Pyrrosia hastata is curled in response to the cold.
The white you see in these photos isn't snow, it's a thick layer of ice pellets with about a quarter inch of ice on top.
Pyrrosia lingua and variegated Aspidistra elatior.
The effect looked a little like a sugar coating.
I moved all the containers I could lift to the shade pavilion greenhouse, and covered a few things in the ground. Most everything was left to fend for itself though, like my Sinopanax formosanus.
Some of the smaller rhododendron leaves roll up so tight in the cold they look like cigars, Rhododendron sinogrande just endures.
Magnolia laevifolia and an astelia, fingers crossed for all of the astelia. We were below freezing day and night for almost 72 hours. In my experience that's a deadly length of time. Many plants can shrug off a dip to 19F (which was my low) as long as it rises to above freezing during the day.
I completely forgot about this Pseudopanax laetus, which is borderline hardy even in the ground and this one is in a container. Damn. That orange wall looks warm though doesn't it?
Stachyurus salicifolius, Eriobotrya japonica (loquat) and Podocarpus macrophyllus 'Miu'. These should all be fine.
Candied Adiantum venustum fronds are almost unrecognizable.
The pastel shades of iced sarracenia are sugary sweet.
As I mentioned with the rhododendrons, several broadleaf evergreens in the garden respond to the cold with curling of their leaves, here the variegated daphniphyllum.
Curling Mahonia eurybracteata leaves mimicking the black mondo grass, Ophiopogon planiscapus 'Nigrescens', beneath it.
Here's an ice coated leaf from the neighbor's laurel.
Saxifraga, epimedium, pyrrosia, and Agave bracteosa... all coated in ice.
Extremely high winds ushered in the drop in temperatures, they also tore the tetrapanax leaves right off their petioles. Somehow the Agave victoriae-reginae bloom spike (with seeds) remained upright.
The agave itself looks rather porcupine-like
The frozen layers were so hard you could walk on them without leaving any prints, even in the lawn.
Grevillea rivularis and sempervivum.
I covered some of the agaves, but not all of them. Tough love for this guy...
Black mondo, Ophiopogon planiscapus 'Nigrescens'.
I have this theory that many times I do more damage trying to help than I would have done leaving things alone. Take these agaves for example, I dragged them closer to the house hoping that would give them a little projection. We don't really have eaves to speak of but every bit helps right?
Well unless you put them right under the gutters that are full of ice and once it starts to warm up they're dripping very cold water over the edge right onto the agaves you were trying to protect. Water that freezes when the temperature cools again.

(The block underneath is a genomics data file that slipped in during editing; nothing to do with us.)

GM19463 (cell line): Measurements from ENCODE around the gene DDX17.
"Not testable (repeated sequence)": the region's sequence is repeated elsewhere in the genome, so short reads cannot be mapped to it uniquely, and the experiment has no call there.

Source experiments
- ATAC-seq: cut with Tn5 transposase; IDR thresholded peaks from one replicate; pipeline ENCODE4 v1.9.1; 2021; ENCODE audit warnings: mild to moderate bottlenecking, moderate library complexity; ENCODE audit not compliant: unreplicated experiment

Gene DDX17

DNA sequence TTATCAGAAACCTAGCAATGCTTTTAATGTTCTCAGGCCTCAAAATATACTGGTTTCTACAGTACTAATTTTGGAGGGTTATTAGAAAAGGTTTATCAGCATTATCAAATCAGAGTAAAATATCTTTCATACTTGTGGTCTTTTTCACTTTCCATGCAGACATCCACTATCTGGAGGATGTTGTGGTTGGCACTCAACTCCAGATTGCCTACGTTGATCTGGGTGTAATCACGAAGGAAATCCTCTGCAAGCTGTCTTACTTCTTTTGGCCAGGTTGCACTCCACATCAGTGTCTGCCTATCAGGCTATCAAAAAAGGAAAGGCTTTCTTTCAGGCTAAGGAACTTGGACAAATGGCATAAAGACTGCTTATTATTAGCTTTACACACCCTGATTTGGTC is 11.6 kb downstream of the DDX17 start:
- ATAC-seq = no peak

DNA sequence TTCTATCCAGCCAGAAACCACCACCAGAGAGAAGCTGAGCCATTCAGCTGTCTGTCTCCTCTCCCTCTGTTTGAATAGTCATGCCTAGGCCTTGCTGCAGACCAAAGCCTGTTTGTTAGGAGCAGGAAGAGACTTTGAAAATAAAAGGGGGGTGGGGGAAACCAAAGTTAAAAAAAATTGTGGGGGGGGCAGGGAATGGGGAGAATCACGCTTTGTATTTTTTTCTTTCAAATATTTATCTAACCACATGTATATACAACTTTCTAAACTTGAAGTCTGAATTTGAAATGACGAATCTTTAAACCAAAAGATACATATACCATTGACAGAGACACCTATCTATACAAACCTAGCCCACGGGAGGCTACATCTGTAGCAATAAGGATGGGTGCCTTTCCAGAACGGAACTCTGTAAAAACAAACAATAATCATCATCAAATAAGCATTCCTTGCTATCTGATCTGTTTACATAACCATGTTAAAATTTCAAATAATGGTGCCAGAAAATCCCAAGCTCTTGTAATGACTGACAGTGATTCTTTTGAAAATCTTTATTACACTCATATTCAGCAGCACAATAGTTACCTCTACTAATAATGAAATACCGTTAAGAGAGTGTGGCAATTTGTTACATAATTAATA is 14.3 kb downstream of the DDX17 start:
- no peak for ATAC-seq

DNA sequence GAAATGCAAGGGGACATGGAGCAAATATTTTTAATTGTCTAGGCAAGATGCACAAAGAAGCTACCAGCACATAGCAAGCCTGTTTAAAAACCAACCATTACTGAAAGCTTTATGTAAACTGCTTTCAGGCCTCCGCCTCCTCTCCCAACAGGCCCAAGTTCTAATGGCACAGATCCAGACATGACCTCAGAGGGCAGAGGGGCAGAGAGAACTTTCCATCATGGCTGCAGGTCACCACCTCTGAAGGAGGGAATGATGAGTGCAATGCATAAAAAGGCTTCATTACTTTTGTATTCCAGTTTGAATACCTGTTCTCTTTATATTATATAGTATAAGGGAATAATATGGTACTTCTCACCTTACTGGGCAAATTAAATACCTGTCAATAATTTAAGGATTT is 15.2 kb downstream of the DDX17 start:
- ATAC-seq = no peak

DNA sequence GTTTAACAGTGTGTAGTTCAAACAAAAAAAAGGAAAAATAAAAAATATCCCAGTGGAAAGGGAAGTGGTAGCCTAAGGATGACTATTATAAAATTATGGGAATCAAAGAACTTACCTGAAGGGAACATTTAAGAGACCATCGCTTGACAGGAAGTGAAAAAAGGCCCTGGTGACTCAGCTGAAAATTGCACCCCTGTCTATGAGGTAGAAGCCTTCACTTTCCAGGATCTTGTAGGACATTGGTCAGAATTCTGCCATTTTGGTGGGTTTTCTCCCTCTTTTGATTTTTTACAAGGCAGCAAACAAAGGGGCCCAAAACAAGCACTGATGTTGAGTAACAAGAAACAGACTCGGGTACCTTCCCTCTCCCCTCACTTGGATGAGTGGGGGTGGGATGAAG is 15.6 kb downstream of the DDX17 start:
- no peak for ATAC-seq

The trunking cordylines ice up well and then the leaves shed the ice with the slightest movement. These are descendants of originals planted in 2006. The plants have died back to the ground and regrown from their roots many times now. I wonder if they'll die back again with this cold snap?
I kind of liked the splayed out leaves on Archtostaphylos 'Monica', they're bending under the ice load. Usually they're very erect.
I completely forgot to move this hanging container. I didn't even look up and see it until taking these photos Friday afternoon.
Saturday, Christmas Eve we received more freezing rain. This is the view of the top of the hanging planter from inside the house. Yep, agaves and cactus love to be in frozen water.
A friend had his gutters break off under the weight of the ice, here's how our garage roof looked from the bedroom window, luckily our gutters held.
Holman, my adopted Yucca rostrata, spent the entire event standing in the driveway, I think he'll be okay.
Things got pretty wet and slippery as the top layer of ice started to melt late Saturday afternoon, although it's still not all gone as I type at 4:30 on Christmas. Schefflera brevipedunculata...
Trachycarpus fortunei 'Wagnerianus'
Drama queen bamboo
Iced over aspidistra.
We kept our power through the cold, so we had heat. There was plenty of food in the house and all of our loved ones were tucked safely inside their own homes, so while it wasn't the Christmas weekend I hoped for, it wasn't a disaster.
Only time will tell how the plants respond to the cold. I'll sign off with a before and after of the stock tanks behind the garage, the ones full of shady treasures. I took this first photo on December 6th.
Here's what they looked like after I had them all wrapped up, protected from the cold and ice. Fingers crossed! So what was the weather like for you this holiday weekend?
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